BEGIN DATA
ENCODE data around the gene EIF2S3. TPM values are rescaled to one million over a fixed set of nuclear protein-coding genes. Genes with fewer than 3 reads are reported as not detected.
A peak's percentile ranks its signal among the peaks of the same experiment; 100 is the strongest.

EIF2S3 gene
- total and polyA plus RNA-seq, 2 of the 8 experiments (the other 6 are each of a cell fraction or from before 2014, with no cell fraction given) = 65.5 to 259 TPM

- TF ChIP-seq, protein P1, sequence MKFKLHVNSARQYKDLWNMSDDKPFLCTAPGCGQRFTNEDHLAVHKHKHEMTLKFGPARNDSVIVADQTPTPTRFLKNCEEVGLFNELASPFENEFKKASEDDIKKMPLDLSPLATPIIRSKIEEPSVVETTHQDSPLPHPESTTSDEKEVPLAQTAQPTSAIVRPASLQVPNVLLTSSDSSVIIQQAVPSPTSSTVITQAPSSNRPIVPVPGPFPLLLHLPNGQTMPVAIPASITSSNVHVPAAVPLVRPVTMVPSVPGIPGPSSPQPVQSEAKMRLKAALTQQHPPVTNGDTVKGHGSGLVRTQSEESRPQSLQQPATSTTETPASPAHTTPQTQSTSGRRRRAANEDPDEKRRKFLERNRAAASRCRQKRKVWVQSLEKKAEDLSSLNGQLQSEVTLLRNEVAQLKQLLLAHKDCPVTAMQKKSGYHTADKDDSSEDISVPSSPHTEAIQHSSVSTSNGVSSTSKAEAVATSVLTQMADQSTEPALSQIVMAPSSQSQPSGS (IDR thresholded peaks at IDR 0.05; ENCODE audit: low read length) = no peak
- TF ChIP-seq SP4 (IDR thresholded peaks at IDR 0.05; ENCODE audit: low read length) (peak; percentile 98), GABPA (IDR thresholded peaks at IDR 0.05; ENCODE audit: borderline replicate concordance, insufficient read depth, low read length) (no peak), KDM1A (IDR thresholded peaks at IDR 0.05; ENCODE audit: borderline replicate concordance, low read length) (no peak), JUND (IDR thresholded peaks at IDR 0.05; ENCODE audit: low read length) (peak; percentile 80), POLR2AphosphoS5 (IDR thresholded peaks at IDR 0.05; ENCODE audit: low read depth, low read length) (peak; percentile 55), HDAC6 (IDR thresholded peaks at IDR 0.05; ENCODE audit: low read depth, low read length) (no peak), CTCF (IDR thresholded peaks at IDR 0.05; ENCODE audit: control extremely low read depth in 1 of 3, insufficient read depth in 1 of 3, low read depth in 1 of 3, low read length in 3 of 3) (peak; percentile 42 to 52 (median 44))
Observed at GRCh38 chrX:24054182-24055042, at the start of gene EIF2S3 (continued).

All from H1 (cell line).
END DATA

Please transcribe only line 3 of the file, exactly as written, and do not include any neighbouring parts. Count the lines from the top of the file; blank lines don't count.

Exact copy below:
EIF2S3 gene